Lessons Learned from a Year of Insane Activism

Tess Martin
4 min readDec 31, 2017
Image Source

When I say this year has been bananas, I’m not kidding. In the last twelve months of focused, frenzied, nonstop activism, I’ve learned lesson after valuable lesson about what it means to truly make change in my community and beyond. This kind of rapid learning on the fly is what happens when you get thrown into the deep end to sink or swim, right? Turns out, I can swim, but not as fast as I’d like. Yet. Still, the experience has been invaluable, even if a little batshit crazy. Here are some of the things I know now that I didn’t know this time last year:

You can’t champion every cause

Initially, I joined every organization I could find (and even helped start one) and went to meetings or an activity every night of the week and all day on the weekends. This feverish insanity went on for months. It helped to fully immerse myself in the local political climate, becoming knowledgeable about all of the issues that mattered. Unfortunately for poor, introverted me, there were way too many issues that I cared about. I ran myself ragged and fell into a perpetual state of bleary eyed exhaustion that wasn’t emotionally or physically healthy, nor was it sustainable long term. It took going through a hurricane to realize that I needed to prioritize and carve out personal time or I was going to burn out all together.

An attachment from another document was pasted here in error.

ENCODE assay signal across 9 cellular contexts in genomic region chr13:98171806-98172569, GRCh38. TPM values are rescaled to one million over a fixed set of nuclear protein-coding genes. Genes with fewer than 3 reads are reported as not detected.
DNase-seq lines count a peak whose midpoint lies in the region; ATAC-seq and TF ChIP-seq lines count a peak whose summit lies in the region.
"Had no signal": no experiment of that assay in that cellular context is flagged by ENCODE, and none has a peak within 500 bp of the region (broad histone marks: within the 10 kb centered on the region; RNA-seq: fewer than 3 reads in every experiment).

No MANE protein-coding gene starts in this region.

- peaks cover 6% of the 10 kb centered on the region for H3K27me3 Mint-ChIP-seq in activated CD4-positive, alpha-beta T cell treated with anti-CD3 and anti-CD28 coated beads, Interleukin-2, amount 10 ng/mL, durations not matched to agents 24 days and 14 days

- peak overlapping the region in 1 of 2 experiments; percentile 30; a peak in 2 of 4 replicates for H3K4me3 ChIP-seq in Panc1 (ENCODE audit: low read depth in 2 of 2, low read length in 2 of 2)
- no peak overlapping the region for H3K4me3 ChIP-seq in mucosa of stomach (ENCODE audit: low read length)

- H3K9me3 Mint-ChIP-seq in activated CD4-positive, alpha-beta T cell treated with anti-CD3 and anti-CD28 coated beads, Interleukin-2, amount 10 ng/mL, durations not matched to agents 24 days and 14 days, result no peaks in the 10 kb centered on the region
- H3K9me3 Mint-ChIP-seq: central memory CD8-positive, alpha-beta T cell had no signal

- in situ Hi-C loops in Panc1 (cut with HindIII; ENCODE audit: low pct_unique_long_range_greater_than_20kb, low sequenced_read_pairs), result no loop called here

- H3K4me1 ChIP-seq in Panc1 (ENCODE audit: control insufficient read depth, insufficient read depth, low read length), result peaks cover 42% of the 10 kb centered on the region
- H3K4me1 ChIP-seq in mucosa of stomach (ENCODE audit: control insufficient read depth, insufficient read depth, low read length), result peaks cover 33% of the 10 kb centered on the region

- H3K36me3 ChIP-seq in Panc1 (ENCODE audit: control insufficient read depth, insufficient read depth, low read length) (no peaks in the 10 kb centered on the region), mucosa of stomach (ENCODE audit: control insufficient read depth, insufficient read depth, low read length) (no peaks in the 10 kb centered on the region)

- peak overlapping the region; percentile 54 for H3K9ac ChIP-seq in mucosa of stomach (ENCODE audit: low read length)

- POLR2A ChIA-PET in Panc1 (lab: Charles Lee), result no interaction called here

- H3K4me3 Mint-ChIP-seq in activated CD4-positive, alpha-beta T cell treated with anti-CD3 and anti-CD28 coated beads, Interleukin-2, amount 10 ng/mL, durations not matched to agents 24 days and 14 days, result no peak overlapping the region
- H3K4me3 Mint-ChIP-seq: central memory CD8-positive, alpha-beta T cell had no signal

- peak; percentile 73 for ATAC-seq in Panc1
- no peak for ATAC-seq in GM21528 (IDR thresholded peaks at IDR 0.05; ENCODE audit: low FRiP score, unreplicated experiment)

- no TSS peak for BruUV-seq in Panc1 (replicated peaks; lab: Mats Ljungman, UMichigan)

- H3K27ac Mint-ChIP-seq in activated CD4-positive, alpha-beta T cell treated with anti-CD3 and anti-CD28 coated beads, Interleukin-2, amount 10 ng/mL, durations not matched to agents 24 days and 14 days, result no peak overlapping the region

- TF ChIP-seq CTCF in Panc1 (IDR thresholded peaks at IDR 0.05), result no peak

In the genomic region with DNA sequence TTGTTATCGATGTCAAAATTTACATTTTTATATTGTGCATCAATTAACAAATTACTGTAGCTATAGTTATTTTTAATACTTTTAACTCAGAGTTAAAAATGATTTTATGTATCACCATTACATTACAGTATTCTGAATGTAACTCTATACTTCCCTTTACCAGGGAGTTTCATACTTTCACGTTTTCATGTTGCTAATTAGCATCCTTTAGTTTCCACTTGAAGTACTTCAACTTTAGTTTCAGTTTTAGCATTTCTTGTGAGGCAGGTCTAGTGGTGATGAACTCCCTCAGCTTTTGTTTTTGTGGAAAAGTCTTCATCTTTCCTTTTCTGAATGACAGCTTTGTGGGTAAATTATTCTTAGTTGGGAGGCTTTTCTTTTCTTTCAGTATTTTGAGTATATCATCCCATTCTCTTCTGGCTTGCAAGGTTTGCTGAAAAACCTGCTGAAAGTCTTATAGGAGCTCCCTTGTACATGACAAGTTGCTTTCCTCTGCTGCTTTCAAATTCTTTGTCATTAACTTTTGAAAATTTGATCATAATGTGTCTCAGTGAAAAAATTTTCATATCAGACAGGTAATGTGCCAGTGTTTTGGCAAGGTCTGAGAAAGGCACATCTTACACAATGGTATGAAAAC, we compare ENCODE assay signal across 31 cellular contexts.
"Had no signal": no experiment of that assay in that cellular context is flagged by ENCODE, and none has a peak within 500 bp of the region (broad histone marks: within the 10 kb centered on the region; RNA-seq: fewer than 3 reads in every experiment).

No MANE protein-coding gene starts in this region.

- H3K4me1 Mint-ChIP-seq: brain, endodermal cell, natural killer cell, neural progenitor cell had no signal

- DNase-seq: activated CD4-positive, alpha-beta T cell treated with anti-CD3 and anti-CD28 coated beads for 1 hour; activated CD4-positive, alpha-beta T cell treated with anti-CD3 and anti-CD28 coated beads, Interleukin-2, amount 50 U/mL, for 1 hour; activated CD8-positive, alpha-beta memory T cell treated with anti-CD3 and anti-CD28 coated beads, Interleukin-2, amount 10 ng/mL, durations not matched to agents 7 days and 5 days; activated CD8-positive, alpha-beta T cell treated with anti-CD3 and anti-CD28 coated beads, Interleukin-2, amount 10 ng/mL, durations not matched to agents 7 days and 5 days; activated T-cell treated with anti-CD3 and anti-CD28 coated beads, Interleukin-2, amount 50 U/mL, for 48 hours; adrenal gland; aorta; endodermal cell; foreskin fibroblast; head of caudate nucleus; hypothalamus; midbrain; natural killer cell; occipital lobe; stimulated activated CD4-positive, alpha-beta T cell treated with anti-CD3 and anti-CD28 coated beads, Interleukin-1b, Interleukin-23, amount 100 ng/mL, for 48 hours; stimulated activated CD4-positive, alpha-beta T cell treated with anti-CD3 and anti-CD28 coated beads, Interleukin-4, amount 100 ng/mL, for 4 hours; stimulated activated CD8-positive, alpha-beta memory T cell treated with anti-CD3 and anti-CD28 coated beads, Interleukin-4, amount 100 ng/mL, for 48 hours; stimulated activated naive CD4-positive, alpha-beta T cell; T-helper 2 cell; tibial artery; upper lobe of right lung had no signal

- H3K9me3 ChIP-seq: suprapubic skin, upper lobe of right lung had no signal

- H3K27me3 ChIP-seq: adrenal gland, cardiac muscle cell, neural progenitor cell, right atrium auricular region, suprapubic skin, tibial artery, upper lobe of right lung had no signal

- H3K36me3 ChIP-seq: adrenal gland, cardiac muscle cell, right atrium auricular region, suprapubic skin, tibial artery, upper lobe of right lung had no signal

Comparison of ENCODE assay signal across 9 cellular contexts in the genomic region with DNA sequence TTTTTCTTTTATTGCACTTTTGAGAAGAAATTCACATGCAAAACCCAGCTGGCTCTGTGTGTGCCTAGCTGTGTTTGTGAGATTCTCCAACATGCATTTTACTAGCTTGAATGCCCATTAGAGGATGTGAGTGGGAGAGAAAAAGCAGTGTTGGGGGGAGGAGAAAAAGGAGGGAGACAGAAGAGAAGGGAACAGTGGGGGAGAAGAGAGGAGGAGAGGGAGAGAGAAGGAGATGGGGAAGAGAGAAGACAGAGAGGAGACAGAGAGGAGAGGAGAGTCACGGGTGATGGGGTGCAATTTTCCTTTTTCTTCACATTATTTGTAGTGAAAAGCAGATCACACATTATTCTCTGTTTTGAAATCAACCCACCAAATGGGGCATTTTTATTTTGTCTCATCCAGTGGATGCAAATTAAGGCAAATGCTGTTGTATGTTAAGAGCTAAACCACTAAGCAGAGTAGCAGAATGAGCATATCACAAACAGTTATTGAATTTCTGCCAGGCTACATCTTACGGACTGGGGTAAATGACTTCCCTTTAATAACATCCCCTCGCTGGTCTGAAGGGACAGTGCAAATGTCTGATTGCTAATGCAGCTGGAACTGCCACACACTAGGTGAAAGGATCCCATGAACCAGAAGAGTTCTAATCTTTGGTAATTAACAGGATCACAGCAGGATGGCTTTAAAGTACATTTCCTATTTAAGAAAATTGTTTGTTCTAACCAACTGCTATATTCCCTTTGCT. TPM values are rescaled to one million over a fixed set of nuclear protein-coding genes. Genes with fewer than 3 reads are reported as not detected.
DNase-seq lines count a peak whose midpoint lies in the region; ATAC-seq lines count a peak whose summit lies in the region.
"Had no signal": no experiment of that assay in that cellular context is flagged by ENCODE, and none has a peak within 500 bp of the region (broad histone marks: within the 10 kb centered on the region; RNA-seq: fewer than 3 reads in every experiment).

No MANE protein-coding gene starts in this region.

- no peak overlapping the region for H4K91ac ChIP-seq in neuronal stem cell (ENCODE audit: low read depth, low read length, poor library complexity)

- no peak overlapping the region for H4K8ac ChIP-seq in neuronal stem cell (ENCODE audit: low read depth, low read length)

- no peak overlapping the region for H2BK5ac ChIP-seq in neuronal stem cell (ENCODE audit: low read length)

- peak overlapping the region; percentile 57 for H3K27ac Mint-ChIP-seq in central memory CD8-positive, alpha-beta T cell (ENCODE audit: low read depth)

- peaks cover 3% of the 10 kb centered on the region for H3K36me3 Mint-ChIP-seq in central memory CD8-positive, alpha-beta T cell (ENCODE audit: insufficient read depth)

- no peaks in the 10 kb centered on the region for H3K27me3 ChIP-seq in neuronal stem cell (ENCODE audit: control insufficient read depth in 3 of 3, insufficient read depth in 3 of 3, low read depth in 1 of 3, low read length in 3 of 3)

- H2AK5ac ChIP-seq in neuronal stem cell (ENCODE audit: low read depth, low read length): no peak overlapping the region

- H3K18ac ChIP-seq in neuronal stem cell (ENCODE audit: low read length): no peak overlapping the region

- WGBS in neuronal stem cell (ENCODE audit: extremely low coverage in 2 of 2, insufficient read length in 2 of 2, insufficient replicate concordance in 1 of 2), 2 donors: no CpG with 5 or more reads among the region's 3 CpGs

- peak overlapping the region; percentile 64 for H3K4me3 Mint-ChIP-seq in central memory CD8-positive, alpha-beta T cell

People will disappoint you

I’ve met more people in the last year than I have in the last decade. No joke. Riddled with anxiety and unable to remember a person’s name for the first twenty times I ‘meet’ them, I think I’m doing pretty damned well holding it together socially. I’ve met some seriously kickass people since the 2016 election. These folks are closer to me right now than people I’ve known for decades. We’ve been battle tested and run through the ringer together. I’m stuck to these fellow activists like glue and would drop everything to show up when they needed me.

But there are also people whose conduct, lack of interest, overall shitty attitude, and unwillingness to follow through on anything they commit to doing are constant sources of frustration. My mother didn’t raise a goldbricker, so if I say I’m going to do something, I damned well do it. I can’t understand people who don’t show up or complete a task they’ve volunteered to…

Tess Martin

I’m a writer, runner, functional introvert, and herder of cats. Find me at www.theundercoverintrovert.com or on Facebook @ theundercoverintrovert.